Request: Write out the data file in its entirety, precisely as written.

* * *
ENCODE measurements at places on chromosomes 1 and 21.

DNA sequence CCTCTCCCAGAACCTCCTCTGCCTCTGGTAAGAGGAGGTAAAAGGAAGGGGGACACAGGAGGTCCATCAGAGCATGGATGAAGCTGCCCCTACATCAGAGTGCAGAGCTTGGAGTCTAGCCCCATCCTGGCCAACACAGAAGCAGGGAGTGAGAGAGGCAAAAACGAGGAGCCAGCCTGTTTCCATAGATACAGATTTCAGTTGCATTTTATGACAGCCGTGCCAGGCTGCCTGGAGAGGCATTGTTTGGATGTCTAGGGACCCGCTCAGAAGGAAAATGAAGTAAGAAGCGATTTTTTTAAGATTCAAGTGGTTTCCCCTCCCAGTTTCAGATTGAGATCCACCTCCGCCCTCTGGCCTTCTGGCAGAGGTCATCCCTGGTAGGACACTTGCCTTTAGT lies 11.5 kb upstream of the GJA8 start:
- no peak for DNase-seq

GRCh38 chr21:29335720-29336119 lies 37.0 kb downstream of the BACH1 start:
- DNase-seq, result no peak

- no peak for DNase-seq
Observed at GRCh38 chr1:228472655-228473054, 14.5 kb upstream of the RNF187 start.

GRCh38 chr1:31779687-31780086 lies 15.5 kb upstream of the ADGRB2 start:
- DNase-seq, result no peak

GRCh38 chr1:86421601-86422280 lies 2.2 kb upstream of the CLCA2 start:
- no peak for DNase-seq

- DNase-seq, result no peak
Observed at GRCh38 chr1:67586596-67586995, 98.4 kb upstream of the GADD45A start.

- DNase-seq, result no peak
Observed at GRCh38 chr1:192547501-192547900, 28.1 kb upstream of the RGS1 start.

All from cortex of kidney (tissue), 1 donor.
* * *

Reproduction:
ENCODE measurements at places on chromosomes 1 and 21.

DNA sequence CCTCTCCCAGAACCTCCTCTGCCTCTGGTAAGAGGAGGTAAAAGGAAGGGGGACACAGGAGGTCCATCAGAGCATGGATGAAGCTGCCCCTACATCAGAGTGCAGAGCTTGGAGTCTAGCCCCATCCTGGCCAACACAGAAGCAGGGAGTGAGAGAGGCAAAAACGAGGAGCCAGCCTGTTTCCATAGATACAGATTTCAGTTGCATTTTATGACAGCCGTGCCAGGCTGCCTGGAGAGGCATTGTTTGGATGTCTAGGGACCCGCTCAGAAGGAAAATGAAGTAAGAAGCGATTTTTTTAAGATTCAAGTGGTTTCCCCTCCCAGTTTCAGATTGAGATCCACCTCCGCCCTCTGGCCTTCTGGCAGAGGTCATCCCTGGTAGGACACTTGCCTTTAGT lies 11.5 kb upstream of the GJA8 start:
- no peak for DNase-seq

GRCh38 chr21:29335720-29336119 lies 37.0 kb downstream of the BACH1 start:
- DNase-seq, result no peak

- no peak for DNase-seq
Observed at GRCh38 chr1:228472655-228473054, 14.5 kb upstream of the RNF187 start.

GRCh38 chr1:31779687-31780086 lies 15.5 kb upstream of the ADGRB2 start:
- DNase-seq, result no peak

GRCh38 chr1:86421601-86422280 lies 2.2 kb upstream of the CLCA2 start:
- no peak for DNase-seq

- DNase-seq, result no peak
Observed at GRCh38 chr1:67586596-67586995, 98.4 kb upstream of the GADD45A start.

- DNase-seq, result no peak
Observed at GRCh38 chr1:192547501-192547900, 28.1 kb upstream of the RGS1 start.

All from cortex of kidney (tissue), 1 donor.